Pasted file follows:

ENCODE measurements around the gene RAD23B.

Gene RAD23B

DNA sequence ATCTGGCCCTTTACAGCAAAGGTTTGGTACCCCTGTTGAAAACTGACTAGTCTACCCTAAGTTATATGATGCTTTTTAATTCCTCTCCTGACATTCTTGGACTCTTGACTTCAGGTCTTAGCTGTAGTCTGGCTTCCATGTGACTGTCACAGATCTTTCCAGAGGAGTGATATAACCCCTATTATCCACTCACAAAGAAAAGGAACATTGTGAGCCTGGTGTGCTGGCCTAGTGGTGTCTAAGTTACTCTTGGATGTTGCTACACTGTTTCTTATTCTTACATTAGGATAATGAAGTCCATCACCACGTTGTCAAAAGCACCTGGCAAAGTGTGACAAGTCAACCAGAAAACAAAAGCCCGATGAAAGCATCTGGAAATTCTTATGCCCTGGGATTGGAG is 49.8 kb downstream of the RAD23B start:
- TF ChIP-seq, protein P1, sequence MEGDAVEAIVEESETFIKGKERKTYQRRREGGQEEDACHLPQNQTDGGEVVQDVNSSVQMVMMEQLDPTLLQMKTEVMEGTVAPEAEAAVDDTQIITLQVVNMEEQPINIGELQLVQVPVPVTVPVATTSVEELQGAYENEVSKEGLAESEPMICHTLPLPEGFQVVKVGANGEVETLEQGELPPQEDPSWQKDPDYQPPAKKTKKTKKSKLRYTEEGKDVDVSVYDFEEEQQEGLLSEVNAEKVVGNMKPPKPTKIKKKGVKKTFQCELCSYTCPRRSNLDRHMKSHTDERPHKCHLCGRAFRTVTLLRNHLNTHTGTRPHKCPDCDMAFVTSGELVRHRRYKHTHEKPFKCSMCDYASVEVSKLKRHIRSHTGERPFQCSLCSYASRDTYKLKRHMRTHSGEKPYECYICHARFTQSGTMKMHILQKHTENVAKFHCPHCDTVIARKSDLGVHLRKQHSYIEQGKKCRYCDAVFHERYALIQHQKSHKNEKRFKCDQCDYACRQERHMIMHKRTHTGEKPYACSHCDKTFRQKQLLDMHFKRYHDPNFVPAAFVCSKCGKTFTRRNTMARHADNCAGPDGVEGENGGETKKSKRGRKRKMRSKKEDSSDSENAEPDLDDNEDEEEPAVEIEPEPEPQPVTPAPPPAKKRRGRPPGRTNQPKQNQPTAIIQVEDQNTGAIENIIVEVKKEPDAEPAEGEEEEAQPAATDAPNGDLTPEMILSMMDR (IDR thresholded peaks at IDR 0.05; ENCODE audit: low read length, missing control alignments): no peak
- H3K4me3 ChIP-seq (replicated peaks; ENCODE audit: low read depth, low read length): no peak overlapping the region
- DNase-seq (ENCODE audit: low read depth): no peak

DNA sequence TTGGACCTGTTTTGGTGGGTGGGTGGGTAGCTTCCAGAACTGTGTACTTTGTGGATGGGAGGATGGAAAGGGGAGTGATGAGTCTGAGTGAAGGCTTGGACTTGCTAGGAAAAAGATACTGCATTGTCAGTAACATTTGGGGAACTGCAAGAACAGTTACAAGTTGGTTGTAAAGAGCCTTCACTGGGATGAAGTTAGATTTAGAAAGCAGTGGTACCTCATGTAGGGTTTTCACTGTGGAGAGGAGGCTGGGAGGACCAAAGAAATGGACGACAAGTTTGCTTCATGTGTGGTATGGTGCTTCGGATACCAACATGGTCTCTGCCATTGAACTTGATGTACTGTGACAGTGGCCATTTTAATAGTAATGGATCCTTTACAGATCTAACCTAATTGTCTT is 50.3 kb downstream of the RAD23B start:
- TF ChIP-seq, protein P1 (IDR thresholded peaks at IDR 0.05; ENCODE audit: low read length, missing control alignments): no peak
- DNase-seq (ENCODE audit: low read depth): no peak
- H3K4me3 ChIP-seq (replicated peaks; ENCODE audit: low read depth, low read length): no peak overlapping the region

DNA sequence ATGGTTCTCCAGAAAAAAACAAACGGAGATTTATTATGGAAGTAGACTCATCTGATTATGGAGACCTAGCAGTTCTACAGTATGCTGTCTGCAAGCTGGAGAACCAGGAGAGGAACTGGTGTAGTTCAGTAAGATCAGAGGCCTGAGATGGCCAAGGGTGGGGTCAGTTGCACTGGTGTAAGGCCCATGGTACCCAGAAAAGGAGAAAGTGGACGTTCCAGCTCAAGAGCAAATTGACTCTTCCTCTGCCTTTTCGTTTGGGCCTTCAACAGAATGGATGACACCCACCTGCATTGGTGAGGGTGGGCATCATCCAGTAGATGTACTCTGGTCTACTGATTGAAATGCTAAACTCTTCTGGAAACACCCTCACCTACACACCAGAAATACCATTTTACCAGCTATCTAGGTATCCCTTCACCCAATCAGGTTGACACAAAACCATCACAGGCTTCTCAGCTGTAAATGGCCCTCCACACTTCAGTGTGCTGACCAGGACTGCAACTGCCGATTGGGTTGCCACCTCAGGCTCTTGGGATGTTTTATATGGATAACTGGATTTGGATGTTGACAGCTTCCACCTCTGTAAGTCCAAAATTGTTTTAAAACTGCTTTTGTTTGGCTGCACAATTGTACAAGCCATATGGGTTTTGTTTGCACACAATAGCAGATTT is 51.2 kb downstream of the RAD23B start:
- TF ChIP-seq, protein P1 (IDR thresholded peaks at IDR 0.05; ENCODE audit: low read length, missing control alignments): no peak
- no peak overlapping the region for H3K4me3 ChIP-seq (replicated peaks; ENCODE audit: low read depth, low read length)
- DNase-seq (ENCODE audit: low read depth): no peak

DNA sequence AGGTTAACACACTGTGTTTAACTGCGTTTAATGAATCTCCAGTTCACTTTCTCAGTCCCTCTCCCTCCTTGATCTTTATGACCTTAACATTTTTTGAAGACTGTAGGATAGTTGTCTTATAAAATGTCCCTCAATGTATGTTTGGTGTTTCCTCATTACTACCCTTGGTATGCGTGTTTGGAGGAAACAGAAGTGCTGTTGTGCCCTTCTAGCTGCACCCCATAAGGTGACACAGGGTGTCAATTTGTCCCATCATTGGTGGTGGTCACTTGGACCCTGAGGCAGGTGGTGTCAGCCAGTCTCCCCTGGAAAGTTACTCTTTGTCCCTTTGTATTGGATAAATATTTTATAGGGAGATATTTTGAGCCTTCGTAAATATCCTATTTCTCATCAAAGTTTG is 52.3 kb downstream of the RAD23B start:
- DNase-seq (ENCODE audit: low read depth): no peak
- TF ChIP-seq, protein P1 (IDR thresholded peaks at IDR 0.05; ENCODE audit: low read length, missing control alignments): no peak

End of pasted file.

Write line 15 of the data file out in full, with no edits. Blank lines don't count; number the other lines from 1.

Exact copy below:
DNA sequence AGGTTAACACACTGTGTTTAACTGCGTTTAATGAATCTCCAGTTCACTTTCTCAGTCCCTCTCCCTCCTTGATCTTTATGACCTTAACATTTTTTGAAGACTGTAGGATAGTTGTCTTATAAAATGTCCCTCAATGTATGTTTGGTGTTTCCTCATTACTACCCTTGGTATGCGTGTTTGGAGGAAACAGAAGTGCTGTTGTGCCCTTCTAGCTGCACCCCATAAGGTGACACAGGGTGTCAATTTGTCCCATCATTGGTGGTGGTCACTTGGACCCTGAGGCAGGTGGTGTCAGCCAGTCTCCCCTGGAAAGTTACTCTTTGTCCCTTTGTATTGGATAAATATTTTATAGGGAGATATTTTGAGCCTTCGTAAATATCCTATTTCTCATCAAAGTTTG is 52.3 kb downstream of the RAD23B start: